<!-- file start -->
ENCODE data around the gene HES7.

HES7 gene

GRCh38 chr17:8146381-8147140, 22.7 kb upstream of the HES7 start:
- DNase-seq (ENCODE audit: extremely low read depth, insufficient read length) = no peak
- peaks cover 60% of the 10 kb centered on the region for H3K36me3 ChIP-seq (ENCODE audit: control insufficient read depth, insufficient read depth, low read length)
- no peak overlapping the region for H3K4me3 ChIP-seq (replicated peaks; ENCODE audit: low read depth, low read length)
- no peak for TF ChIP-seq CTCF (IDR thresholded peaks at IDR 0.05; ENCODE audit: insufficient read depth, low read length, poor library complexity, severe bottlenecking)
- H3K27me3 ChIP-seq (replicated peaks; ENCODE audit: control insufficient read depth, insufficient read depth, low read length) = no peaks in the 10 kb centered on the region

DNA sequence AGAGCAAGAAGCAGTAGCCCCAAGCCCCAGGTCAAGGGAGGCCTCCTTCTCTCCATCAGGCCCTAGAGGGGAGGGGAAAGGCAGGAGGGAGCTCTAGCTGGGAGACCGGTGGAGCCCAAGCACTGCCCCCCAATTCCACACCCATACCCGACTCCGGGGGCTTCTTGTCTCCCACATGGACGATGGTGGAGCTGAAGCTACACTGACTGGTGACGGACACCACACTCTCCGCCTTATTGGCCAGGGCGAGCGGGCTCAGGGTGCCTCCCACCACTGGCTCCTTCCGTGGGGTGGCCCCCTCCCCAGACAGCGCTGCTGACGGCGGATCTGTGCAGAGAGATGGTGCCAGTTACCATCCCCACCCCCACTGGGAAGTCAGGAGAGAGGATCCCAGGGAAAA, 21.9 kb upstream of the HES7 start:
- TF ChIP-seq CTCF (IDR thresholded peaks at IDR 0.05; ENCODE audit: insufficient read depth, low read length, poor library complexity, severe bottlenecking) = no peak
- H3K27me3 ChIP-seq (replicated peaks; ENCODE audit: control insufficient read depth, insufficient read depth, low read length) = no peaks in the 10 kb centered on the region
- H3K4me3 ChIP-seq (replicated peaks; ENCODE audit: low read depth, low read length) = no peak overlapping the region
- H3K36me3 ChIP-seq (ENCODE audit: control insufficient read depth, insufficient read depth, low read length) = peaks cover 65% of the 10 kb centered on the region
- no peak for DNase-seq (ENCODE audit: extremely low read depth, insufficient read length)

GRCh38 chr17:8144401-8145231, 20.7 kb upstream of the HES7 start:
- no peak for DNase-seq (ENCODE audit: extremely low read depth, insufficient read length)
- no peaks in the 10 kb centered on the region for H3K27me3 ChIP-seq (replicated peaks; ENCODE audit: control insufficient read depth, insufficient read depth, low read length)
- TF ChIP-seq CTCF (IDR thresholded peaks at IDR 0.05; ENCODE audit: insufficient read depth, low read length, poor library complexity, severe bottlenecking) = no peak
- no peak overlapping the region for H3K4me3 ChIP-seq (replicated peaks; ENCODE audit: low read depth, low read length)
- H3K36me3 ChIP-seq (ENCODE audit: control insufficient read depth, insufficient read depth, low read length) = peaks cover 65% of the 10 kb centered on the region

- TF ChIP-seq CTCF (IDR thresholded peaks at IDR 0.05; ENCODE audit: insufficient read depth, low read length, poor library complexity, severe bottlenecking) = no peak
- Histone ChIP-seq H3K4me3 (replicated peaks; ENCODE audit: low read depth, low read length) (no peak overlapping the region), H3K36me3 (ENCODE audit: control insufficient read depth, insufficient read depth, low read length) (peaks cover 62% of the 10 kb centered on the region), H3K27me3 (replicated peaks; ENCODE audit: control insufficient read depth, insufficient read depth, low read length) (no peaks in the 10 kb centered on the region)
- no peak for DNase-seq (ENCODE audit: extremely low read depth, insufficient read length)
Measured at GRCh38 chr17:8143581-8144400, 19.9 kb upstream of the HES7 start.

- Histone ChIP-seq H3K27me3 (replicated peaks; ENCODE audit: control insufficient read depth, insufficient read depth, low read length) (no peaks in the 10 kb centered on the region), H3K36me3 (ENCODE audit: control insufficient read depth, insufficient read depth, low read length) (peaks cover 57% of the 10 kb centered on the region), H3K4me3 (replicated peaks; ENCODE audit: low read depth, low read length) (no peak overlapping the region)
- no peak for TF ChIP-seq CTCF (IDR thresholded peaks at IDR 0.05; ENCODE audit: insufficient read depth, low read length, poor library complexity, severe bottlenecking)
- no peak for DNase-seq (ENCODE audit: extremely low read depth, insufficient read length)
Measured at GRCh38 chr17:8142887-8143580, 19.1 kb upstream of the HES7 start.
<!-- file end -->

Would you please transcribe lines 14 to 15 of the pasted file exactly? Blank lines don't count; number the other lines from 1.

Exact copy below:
- no peak for DNase-seq (ENCODE audit: extremely low read depth, insufficient read length)

GRCh38 chr17:8144401-8145231, 20.7 kb upstream of the HES7 start: